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Q Rev Biol. 2005 Mar;80(1):28-35.

How do we decide that a species is sex-role reversed?

Author information

  • Department of Integrative Biology, University of California, Berkeley, California 94720-3140, USA. barlo@berkeley.edu

Abstract

Defining sex roles has been driven by differences in mating systems at the extreme: polygyny and polyandry. Roles may reverse depending on which sex limits the reproductive rate of the other, and it is generally the female that limits the male. Males therefore compete for female mates. But in species in which the male limits the reproductive rate of the female, the female competes for male mates and assumes the masculine role. Complications arise, however, in species with typical roles when males are temporarily limiting, and females then briefly compete for and display to males. Problems also occur among tightly monogamous species with biparental care, where the mates have equal reproductive rates; both males and females compete intrasexually for mates. Despite this, monogamous species have masculine and feminine roles, typically manifested as the male dominating the female. Some monogamous species are nevertheless sex-role reversed. The pervasive behavioral mechanism characterizing the masculine role is dominance through aggression, size, or both. Attending more to behavioral mechanisms will enrich our understanding of sex-role reversal.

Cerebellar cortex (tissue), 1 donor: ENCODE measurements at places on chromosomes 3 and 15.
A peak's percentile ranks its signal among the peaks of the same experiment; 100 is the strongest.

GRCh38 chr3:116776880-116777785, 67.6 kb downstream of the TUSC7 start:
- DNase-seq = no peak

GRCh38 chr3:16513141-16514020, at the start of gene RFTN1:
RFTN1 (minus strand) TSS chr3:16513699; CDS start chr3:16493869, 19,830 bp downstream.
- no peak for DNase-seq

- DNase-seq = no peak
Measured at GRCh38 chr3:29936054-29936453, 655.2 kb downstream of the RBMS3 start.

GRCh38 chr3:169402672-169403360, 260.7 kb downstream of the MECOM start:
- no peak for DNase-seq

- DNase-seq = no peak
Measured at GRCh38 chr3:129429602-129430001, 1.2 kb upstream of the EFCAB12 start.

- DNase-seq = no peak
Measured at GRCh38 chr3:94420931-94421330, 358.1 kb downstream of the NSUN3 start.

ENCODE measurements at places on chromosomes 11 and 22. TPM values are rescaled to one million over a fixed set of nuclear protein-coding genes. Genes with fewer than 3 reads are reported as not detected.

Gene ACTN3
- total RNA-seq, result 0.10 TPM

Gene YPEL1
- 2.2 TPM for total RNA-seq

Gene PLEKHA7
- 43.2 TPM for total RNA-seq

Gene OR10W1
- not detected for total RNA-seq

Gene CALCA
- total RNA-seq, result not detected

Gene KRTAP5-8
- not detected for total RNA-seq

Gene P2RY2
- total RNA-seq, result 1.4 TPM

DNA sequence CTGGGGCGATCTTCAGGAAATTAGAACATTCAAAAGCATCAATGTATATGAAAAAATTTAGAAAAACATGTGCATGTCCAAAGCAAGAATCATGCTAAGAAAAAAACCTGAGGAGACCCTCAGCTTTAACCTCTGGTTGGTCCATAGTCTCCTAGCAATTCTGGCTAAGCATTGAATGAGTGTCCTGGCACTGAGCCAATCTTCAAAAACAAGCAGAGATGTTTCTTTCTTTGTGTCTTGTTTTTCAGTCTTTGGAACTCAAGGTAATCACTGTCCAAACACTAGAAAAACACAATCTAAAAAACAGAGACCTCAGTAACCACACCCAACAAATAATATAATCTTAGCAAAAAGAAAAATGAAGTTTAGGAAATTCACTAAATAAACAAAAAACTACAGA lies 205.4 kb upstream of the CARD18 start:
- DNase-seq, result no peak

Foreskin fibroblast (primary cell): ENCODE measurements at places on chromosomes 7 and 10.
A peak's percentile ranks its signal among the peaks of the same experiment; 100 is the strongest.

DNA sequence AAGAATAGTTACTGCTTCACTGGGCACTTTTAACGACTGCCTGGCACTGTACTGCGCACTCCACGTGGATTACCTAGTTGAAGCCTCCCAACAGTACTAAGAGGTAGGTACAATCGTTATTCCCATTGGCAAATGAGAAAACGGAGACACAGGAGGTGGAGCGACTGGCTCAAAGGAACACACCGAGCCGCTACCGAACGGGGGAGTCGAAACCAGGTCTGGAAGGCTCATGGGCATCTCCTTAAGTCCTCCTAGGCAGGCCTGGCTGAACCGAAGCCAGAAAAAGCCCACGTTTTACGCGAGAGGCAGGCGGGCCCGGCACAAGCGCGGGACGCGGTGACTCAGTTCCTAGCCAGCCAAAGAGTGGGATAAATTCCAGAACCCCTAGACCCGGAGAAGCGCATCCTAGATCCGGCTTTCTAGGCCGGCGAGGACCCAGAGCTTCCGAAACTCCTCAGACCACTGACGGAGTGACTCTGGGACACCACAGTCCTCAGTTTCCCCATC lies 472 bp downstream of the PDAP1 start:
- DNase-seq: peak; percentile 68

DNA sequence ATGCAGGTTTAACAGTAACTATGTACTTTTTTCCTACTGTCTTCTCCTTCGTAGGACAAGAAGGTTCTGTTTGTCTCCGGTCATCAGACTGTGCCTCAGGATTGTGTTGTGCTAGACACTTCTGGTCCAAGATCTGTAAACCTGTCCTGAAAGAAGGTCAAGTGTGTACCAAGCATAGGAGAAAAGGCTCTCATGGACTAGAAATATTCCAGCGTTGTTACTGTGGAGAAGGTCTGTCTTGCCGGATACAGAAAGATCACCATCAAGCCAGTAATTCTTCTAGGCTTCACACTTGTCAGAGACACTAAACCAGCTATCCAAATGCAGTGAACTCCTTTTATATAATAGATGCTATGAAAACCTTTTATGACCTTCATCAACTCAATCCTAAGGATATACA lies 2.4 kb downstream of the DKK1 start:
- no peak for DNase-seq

PMID:
15884733
[PubMed - indexed for MEDLINE]
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